February 18, 2016

Marco Rubio wants President Obama to 'reconsider' Cuba trip

@PatriciaMazzei

Marco Rubio's Senate office sent President Barack Obama a letter Thursday urging him to "reconsider" his trip to Cuba next month.

The Florida Republican argued Obama's visit "will send the message to the oppressed Cuban people that you stand with their oppressors."

Here's the text of Rubio's letter:

Continue reading "Marco Rubio wants President Obama to 'reconsider' Cuba trip" »

February 17, 2016

Miami politicians react to Obama's planned visit to Cuba

@PatriciaMazzei

News of President Barack Obama's impending trip to Cuba -- in March, sources told the Miami Herald -- prompted quick backlash from Miami politicians, many of them of Cuban descent.

Here's reaction, which we will update as it comes in:

U.S. Sen. Marco Rubio, who is running for president

 

Former Gov. Jeb Bush, who is running for president

 

Continue reading "Miami politicians react to Obama's planned visit to Cuba" »

Sources: Obama plans to visit Cuba next month

via @HeraldMimi

As part of his opening to Cuba, President Barack Obama is expected to visit the island in March, becoming the first sitting U.S. president to travel there in almost 90 years, sources said Wednesday.

The president is expected to arrive March 21, sources said. That timetable would put him in Cuba during a week when Havana is awash in special events. On the 20th, the Rolling Stones are expected to conclude their Latin America tour with a concert in Cuba and on March 22, Cuba’s national baseball team will play the Tampa Bay Rays in Havana. It’s unclear whether the president will attend the baseball game.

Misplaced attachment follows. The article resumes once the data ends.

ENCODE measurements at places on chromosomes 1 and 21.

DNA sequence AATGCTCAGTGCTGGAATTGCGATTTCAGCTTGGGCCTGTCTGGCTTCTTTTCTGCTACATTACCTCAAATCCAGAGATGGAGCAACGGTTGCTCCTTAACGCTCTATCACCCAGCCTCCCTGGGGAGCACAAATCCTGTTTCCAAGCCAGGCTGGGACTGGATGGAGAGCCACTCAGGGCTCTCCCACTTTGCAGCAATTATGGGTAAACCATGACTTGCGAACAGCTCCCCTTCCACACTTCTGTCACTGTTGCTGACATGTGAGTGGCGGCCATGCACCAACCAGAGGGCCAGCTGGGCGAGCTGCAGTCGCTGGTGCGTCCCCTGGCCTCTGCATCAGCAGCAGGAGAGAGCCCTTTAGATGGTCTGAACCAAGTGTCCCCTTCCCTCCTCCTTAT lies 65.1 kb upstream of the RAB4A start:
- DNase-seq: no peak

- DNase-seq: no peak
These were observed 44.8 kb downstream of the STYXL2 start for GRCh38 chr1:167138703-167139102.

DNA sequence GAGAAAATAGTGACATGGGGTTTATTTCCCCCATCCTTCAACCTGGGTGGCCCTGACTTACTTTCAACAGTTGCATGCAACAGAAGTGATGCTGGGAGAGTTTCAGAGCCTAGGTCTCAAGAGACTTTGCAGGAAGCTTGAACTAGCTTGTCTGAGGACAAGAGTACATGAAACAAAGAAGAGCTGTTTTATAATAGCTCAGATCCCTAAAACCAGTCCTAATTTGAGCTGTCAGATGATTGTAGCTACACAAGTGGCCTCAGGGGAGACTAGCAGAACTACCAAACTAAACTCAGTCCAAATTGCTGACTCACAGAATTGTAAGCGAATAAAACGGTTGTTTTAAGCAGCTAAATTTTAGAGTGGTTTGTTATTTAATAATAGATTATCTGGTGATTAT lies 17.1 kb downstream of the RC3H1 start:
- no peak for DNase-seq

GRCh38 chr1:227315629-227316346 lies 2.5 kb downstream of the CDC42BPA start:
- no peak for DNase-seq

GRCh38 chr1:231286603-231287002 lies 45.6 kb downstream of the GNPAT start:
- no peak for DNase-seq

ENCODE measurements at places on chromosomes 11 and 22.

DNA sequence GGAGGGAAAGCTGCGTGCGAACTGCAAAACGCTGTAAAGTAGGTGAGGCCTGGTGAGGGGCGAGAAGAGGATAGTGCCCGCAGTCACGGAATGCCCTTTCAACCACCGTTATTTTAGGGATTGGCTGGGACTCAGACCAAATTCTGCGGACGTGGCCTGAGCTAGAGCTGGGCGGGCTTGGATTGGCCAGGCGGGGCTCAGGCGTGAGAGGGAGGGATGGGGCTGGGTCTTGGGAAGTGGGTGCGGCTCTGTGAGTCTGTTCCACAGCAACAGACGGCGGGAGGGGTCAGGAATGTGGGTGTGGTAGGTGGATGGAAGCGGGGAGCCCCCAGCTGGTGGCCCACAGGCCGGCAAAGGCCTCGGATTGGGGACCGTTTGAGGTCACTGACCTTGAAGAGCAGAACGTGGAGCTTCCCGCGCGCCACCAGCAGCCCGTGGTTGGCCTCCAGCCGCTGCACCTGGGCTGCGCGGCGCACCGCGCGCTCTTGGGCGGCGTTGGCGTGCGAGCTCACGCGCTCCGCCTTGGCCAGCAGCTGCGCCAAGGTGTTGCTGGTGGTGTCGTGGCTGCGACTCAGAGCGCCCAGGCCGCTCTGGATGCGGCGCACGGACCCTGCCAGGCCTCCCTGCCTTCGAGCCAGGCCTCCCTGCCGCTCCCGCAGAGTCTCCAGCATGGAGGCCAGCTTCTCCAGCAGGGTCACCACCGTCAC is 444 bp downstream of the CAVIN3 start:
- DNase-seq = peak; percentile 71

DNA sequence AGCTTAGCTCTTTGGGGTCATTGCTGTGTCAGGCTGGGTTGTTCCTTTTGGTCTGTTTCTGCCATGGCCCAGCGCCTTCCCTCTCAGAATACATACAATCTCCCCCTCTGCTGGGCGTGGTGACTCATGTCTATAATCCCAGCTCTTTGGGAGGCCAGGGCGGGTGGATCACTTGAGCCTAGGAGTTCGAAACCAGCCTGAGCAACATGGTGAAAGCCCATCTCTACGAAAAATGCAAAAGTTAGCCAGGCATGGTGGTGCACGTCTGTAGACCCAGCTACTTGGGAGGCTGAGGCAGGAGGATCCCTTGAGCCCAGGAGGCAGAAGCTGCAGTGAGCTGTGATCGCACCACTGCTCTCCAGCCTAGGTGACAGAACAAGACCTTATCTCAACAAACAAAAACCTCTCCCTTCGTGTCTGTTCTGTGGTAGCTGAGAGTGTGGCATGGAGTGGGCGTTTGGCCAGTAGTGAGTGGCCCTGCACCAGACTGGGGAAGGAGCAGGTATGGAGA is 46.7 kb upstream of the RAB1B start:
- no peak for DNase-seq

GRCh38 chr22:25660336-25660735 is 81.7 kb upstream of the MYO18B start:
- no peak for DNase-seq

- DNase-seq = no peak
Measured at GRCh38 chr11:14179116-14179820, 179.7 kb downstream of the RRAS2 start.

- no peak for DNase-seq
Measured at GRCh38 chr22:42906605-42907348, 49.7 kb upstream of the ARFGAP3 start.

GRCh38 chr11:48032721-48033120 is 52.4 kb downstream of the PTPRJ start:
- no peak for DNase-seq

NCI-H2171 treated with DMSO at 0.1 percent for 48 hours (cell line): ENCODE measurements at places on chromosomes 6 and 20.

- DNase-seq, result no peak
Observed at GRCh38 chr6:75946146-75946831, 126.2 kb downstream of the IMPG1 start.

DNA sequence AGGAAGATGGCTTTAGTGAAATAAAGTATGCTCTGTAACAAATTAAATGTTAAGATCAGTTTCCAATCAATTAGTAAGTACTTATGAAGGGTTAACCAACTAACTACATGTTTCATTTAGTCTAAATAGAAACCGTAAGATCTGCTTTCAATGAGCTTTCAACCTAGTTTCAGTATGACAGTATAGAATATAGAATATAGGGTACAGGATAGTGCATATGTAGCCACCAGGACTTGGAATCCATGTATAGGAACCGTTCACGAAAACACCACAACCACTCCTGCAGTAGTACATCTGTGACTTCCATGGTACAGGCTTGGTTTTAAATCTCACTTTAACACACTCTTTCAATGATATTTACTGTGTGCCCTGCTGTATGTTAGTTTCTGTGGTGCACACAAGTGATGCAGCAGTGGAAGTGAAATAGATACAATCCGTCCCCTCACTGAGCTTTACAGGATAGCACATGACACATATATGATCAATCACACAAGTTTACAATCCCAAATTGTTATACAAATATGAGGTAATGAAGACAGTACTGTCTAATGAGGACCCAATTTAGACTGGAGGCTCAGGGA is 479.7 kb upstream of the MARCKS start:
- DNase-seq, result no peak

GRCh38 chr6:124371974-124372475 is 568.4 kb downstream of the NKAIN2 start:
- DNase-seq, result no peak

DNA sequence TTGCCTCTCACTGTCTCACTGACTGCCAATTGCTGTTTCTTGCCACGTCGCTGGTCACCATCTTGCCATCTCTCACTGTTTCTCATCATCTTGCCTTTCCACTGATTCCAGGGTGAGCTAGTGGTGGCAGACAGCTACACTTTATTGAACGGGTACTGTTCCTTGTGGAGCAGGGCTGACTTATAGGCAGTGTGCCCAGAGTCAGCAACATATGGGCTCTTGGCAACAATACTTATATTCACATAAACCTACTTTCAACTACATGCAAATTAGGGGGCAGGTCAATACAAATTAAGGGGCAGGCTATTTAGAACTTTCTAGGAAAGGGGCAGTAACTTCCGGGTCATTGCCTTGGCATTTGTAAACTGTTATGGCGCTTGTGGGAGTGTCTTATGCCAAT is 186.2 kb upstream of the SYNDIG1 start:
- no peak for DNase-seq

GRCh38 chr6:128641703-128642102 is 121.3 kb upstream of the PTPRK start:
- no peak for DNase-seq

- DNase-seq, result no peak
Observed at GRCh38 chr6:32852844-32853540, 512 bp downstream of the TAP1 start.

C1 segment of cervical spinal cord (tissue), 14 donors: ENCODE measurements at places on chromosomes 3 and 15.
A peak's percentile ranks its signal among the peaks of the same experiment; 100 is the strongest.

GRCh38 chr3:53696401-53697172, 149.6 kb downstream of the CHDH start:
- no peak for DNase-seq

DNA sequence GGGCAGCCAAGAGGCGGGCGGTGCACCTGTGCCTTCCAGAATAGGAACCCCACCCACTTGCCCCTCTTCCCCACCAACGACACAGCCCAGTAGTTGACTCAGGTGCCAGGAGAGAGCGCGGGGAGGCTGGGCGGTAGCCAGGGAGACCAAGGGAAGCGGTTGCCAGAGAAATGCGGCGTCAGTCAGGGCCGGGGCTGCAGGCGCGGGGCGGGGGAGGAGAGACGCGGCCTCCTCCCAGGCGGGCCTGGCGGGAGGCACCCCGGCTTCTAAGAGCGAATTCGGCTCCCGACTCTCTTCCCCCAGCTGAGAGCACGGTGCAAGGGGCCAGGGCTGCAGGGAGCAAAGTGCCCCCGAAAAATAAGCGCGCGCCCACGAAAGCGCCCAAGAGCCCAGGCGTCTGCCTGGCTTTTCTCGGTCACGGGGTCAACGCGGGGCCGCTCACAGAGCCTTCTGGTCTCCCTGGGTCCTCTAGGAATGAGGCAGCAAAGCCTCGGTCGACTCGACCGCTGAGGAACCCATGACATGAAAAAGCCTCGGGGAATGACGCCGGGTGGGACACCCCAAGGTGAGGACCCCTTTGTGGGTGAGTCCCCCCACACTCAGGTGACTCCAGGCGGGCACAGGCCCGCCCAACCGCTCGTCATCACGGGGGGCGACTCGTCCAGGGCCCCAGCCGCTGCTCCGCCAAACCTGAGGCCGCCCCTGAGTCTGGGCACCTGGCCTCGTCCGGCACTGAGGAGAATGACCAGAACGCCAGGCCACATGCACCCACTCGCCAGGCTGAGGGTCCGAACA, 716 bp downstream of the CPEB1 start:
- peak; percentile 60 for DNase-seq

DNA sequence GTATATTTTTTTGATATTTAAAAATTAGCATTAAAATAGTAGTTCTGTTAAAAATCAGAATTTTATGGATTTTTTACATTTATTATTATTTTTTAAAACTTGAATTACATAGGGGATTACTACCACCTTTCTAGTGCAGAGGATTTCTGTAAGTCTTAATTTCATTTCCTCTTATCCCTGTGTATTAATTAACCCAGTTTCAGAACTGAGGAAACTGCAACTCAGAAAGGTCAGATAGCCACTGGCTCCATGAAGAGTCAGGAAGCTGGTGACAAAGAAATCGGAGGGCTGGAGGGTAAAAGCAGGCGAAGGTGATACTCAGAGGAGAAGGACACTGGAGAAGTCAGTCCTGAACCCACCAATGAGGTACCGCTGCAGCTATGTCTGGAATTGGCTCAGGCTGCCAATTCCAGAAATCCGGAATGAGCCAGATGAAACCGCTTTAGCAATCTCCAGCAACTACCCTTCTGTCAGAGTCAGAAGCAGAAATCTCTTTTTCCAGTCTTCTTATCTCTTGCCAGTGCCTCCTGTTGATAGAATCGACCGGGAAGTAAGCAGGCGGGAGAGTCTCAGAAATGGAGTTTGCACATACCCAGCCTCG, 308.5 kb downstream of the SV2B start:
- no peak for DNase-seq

ABC News reported Wednesday that the National Security Council will make the official announcement at a White House briefing Thursday. The network also reported that Obama will stop in Cuba on his way to Argentina.

Obama’s critics were quick to condemn the visit.

“If true, it is absolutely shameful that Obama is rewarding the Castros with a visit to Cuba by a sitting American president since their reign of terror began,” said U.S. Rep. Ileana Ros-Lehtinen, R-Miami. “A visit by President Obama more than one year after his unilateral concessions to the regime will only legitimize the Castros’ repressive behavior.”

More here.

January 13, 2016

Fact-checking Obama's 2016 State of the Union

President Barack Obama went after his doubters in his final State of the Union address, dismissing their warnings about the country’s economy and military preparedness under his watch as "political hot air."

"Let me tell you something: The United States of America is the most powerful nation on earth. Period. It's not even close. It's not even close," Obama said.